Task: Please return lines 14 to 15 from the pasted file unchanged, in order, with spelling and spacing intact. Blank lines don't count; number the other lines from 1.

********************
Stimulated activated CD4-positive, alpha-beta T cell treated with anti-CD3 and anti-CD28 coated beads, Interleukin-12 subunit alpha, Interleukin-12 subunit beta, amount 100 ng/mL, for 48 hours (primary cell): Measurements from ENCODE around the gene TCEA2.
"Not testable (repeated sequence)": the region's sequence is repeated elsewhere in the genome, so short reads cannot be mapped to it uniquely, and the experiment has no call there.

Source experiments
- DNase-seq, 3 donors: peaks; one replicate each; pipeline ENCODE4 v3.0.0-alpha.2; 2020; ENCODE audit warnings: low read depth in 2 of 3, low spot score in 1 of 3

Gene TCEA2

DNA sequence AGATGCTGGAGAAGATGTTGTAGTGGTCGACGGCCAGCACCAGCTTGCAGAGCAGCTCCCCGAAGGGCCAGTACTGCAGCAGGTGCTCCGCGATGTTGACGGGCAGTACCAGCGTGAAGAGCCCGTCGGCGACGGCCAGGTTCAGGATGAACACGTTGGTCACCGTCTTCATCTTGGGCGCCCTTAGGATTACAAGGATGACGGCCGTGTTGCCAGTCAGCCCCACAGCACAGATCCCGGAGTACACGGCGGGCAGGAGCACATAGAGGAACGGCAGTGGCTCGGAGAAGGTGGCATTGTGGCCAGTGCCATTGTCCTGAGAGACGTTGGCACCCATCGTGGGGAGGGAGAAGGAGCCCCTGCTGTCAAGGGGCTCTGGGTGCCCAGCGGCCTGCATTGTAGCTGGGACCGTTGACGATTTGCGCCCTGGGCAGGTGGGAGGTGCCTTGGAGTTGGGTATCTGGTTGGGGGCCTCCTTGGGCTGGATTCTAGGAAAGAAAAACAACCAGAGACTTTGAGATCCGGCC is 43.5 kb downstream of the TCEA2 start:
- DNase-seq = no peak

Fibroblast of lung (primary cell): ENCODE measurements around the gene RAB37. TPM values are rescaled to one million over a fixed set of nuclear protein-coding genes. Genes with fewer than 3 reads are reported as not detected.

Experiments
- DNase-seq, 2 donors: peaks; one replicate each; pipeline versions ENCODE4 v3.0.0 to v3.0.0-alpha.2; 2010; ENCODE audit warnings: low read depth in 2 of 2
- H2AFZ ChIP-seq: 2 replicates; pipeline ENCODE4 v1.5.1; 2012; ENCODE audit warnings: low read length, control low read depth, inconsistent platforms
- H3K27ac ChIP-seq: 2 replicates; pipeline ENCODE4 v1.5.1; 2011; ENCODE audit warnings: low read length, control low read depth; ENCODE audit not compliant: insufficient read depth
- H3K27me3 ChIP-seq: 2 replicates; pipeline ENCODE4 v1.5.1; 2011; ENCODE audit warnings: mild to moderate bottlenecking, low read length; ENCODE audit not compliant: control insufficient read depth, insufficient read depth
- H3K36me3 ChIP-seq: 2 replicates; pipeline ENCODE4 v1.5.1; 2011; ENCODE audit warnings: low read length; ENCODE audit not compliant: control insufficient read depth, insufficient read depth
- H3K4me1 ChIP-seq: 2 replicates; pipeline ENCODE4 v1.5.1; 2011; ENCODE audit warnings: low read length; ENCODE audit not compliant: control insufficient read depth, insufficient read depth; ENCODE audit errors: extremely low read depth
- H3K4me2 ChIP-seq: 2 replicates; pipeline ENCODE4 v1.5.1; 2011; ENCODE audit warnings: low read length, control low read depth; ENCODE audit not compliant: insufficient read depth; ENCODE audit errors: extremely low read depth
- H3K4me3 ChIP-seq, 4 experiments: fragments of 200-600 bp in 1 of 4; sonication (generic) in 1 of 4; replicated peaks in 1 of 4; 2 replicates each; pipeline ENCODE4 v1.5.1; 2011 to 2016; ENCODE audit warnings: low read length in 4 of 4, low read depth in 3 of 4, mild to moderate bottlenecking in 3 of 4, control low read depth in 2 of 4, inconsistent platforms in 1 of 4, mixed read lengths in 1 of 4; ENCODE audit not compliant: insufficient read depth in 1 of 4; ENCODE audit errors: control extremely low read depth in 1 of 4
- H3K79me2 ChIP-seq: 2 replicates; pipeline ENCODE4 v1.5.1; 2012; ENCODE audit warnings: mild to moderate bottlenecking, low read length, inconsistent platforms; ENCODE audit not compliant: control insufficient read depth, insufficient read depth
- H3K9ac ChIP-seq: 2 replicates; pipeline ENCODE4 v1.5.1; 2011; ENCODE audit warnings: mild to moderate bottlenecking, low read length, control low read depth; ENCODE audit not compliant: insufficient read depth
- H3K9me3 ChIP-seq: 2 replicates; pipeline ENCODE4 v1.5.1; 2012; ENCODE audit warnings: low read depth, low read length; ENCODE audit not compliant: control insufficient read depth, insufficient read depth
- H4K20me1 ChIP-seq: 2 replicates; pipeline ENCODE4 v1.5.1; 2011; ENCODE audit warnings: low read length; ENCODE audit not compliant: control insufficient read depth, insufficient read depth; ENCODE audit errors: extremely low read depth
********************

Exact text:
- H3K36me3 ChIP-seq: 2 replicates; pipeline ENCODE4 v1.5.1; 2011; ENCODE audit warnings: low read length; ENCODE audit not compliant: control insufficient read depth, insufficient read depth
- H3K4me1 ChIP-seq: 2 replicates; pipeline ENCODE4 v1.5.1; 2011; ENCODE audit warnings: low read length; ENCODE audit not compliant: control insufficient read depth, insufficient read depth; ENCODE audit errors: extremely low read depth